Yesterday was yet another day where I got on my soapbox to defend THE HELP. The film came out last summer and the book’s been out longer, but I still feel like I’m the only person who looked forward to appreciating either. I mean how often do you get a film about:
- a female ensemble cast
- starring two strong Black actresses w/ top billing
- backed by a studio with money to market to a female demo of all ages
- the female characters aren’t talking about how to get a man in every scene
- released in the middle of a man-movie-summer?
Also let’s not forget the book got Americans reading for pleasure again!
Never fear, this is not a rouse to get anyone on THE HELP bandwagon. No, I think we’ve exhausted that subject. You either want to read/see it or you don’t. The olive branch for an audience divided definitely seems to be the amazingly talented Mrs. Viola Davis.
Mrs. Davis had me in that painfully beautiful scene from DOUBT. If you haven’t seen it, stop whatever you’re doing and watch it here. From a writer/director’s perspective, you dream of finding an actor who can give that visceral life to words that have only existed in your head or on paper. To see Davis standing head to toe with Meryl Streep, perhaps even surpassing her, gave me chills. The Academy finally recognized her caliber with a Best Supporting Actress nomination. Davis was pretty much in one scene in the entire movie and went head to head in the same category against co-star Amy Adams (who appears in top billing). Unheard of, right?
Fast forward to the 2012 award season and all eyes are on Davis again. Will she or won’t she take home the Best Actress statue for THE HELP? I feel like we’re a nation divided on this one. Team “I’m tired of Blacks winning trophies playing maids” versus Team “She played the hell outta that role and deserves props where props is due”. I admit that I’m all for Davis going home with the gold on Oscar night. The fact is the Academy Awards are a popularity contest, but sometimes, just sometimes they get it right. There are very few actors today who commit to completely transforming themselves into the character they play, surprising you, reaching you alone in the crowded theater. Viola Davis is one of those actors.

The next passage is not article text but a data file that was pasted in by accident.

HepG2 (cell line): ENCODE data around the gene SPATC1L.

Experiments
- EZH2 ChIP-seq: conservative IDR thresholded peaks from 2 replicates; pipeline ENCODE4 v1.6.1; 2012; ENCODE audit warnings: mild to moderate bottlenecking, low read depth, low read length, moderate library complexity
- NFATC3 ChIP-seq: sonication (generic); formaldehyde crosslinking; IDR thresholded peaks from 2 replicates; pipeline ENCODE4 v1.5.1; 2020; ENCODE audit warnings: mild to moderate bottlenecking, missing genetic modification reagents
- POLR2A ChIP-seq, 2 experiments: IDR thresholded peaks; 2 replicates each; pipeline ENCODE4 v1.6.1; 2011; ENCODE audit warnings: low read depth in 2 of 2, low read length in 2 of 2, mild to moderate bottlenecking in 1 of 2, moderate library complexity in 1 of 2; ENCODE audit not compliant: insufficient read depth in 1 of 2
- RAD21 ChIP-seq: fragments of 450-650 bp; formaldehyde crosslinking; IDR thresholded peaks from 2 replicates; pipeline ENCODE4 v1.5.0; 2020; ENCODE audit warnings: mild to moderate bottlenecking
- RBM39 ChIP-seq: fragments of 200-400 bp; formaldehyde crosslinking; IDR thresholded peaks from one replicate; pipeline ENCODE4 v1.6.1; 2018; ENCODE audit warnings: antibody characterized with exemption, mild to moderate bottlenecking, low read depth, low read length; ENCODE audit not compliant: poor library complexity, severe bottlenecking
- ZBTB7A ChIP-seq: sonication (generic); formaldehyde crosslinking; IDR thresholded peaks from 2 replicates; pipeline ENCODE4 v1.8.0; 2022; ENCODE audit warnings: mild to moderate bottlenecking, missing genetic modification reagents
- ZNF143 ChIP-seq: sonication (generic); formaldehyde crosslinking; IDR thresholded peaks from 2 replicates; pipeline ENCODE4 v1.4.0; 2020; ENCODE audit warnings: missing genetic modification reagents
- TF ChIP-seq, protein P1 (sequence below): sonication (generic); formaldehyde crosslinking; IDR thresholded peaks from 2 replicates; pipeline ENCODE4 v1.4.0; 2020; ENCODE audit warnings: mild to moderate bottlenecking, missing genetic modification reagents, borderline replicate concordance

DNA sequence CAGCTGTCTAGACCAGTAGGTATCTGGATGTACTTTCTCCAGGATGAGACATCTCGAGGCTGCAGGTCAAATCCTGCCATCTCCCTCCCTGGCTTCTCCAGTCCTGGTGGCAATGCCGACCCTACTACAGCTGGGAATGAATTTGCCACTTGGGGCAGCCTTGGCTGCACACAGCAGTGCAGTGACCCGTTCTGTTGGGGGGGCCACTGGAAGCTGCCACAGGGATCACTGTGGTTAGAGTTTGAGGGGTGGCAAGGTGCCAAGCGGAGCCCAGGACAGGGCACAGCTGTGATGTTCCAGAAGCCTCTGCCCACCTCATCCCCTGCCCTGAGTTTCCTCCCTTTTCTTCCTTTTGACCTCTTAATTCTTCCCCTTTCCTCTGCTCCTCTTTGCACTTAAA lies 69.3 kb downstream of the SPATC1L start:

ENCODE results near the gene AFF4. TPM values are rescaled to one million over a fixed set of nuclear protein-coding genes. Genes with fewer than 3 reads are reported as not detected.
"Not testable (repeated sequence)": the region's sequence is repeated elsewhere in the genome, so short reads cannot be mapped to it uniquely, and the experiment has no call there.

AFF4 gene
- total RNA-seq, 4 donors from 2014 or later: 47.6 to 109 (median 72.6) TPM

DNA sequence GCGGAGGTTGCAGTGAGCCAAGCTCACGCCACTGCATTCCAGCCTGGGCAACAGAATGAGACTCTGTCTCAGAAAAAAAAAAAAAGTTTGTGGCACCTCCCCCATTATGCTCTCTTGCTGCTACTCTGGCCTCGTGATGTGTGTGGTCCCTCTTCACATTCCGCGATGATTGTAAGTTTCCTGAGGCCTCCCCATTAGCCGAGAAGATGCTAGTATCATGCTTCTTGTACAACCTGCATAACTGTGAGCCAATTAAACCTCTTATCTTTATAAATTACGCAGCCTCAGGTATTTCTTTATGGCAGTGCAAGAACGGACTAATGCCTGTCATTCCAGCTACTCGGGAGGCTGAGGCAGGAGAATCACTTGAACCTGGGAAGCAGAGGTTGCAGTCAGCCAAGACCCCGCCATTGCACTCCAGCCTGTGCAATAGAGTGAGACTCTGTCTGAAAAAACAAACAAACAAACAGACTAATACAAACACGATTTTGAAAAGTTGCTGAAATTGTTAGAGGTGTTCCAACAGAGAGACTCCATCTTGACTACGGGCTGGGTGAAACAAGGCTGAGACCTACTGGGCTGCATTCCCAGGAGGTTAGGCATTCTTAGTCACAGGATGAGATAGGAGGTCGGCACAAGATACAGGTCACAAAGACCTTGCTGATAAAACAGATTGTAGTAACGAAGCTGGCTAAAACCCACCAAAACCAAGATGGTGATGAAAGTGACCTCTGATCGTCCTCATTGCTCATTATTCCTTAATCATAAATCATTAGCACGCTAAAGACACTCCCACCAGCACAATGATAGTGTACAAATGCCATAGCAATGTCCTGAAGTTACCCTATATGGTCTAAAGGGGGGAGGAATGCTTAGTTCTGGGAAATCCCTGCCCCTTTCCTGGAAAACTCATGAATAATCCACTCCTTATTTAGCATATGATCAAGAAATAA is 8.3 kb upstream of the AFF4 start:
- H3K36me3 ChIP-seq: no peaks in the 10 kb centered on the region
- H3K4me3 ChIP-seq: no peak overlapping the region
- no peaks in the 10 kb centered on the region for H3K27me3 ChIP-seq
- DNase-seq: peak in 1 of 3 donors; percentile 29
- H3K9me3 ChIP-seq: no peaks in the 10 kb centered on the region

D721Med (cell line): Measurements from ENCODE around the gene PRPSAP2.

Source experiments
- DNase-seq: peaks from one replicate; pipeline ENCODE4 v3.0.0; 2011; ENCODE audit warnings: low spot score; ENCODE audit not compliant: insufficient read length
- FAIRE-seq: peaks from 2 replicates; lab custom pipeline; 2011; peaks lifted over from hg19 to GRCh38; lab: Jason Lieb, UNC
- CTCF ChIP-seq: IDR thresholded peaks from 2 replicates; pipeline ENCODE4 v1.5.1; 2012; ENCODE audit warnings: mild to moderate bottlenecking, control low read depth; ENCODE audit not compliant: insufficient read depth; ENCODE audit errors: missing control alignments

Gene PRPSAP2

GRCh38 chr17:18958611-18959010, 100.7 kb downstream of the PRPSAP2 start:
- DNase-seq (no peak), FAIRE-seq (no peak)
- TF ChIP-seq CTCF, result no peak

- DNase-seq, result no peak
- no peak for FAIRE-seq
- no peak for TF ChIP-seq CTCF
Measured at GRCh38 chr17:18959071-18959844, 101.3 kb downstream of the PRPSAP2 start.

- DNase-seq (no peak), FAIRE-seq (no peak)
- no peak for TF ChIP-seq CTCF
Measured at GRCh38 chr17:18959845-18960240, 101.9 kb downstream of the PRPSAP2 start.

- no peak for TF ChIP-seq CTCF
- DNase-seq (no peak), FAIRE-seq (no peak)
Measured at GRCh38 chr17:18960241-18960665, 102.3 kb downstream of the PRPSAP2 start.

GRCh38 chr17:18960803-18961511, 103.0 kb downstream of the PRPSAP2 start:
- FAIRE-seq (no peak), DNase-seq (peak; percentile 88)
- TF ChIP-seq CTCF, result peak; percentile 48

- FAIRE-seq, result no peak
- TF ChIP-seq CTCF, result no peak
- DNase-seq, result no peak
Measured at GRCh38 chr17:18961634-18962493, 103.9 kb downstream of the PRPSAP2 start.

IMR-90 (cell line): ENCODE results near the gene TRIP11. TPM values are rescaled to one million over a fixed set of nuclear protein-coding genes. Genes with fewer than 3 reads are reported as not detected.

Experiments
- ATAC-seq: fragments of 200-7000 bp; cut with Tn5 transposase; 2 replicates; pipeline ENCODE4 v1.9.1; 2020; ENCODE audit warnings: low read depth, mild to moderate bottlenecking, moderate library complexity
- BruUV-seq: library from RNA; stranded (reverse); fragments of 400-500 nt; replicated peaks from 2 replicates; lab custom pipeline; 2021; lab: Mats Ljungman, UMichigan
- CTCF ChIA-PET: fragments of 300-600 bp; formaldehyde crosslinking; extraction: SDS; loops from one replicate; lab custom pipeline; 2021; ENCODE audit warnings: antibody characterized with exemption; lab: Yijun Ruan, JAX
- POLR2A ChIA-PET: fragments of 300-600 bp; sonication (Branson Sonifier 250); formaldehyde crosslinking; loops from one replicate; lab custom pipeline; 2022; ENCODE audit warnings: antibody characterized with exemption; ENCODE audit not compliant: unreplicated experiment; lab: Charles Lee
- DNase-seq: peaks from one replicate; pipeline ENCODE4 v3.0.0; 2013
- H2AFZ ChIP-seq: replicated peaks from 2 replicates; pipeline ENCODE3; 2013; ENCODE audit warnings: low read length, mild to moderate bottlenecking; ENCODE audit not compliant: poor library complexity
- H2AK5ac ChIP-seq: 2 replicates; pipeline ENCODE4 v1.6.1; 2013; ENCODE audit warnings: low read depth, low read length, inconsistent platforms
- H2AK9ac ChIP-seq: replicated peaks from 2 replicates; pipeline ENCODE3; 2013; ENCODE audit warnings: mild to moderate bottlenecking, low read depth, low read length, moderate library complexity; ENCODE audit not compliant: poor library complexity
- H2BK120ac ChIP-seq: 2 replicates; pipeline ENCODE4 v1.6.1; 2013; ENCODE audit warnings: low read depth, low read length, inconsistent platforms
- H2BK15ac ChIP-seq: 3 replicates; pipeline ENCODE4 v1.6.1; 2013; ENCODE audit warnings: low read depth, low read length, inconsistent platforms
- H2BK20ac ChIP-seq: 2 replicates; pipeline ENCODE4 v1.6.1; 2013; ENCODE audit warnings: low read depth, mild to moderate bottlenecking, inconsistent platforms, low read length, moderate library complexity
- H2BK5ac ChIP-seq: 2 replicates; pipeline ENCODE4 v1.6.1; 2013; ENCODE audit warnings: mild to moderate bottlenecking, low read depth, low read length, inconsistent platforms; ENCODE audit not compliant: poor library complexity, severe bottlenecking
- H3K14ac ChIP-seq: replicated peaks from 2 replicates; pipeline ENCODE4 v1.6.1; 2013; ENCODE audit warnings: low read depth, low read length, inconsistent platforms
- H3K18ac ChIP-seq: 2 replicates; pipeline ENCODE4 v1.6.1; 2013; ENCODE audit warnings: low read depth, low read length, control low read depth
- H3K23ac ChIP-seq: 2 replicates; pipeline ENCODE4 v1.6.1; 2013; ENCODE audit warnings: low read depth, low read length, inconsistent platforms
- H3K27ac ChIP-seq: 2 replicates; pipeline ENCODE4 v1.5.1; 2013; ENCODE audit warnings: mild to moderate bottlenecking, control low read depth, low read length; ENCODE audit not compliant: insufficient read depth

To the folks on team “tired of Black maids”, have you read about the state of roles for Black actresses? Davis’ heartbreaking quote said it best as it made way around the Twittersphere after her SAG best actress win for THE HELP:
“They just don’t write lead roles for people who look like me.”
There are exceptional brown women who can’t play the roles their talents call for because they just aren’t being written. I find this infuriating because the most important note I took from THE HELP is that both Viola and her co-star Octavia Spencer (“Minny”) can without a doubt hold their own in a lead role in a film. I recently saw SMASHED at Sundance and I’m pretty sure I saw Octavia Spencer in three full scenes and a couple of cutaways. She was memorable in her role as the wise AA sponsor but I was left feeling like “That’s it?”
Last week it was announced that Davis will be starring in two features, high school literature-turned-blockbuster ENDER’S GAME and Twilight-esque BEAUTIFUL CREATURES, while Spencer will be in sci-fi graphic novel adaptation SNOW PIERCER. The blog world’s been musing the connection between the film and the leading actresses’ recent success for a while now. At the end of the day, despite which team you’re on, I think there are some observations to be made. People of color are still emerging players in the film world. For these two particular Black actresses, starring in a studio vehicle playing maids opened doors that might have taken them five more years otherwise. As an audience, we can support the actors of color we admire fully by seeing their films. Make them a brand household name with your loyal dollars and word-of-mouth advertising. Most importantly, if you are an aspiring or current writer, director or producer and Mrs. Davis’ words cut you deep, do something about. Give us three-dimensional females living in 2012. Let them fall in love. Show them laughing. Make America finally see the beauty that longtime fans already know. Create the roles these women deserve. I know I’m writing as fast as I can, Mrs. Davis.